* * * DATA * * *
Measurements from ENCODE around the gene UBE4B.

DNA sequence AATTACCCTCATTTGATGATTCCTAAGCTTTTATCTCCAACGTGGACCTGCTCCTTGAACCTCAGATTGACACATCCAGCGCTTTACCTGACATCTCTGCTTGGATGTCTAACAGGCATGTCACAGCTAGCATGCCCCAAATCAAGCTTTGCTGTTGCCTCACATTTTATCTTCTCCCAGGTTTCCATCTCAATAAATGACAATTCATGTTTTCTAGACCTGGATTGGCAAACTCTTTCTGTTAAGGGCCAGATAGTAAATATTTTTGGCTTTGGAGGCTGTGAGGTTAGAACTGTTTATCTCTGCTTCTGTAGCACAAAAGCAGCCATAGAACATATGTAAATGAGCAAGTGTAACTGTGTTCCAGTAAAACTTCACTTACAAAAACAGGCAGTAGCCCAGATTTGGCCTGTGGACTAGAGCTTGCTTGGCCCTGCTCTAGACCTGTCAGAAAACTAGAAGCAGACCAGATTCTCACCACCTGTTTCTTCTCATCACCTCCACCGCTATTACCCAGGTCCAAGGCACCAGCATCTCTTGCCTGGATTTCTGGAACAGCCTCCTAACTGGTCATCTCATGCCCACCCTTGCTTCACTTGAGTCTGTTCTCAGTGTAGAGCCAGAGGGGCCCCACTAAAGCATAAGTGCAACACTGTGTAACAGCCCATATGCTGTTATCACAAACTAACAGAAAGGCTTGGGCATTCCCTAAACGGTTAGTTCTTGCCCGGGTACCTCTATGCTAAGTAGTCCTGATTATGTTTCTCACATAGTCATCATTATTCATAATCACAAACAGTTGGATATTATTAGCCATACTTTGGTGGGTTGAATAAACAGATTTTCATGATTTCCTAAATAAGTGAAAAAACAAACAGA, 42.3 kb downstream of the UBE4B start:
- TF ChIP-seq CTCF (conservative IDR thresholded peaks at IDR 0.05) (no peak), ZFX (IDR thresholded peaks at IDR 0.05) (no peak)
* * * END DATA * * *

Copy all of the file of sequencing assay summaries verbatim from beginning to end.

Measurements from ENCODE around the gene UBE4B.

DNA sequence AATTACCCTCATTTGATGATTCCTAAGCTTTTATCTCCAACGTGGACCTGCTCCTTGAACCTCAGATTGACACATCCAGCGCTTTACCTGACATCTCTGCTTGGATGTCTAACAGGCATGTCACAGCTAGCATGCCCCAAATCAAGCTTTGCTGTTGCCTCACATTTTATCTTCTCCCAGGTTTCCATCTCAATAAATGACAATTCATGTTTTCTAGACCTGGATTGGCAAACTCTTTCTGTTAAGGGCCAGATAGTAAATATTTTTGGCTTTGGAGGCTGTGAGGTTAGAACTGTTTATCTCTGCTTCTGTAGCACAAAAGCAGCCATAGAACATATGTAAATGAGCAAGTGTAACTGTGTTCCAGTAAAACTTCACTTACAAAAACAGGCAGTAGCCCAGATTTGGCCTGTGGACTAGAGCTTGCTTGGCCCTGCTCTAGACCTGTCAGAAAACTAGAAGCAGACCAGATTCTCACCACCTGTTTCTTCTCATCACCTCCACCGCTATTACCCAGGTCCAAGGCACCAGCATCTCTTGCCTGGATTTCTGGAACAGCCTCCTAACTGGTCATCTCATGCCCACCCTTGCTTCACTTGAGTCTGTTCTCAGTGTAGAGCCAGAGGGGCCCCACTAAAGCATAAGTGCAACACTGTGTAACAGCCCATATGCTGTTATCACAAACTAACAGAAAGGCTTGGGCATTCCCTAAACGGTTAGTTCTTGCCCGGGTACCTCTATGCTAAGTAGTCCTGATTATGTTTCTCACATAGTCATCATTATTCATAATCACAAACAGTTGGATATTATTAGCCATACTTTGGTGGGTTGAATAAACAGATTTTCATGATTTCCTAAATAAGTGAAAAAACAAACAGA, 42.3 kb downstream of the UBE4B start:
- TF ChIP-seq CTCF (conservative IDR thresholded peaks at IDR 0.05) (no peak), ZFX (IDR thresholded peaks at IDR 0.05) (no peak)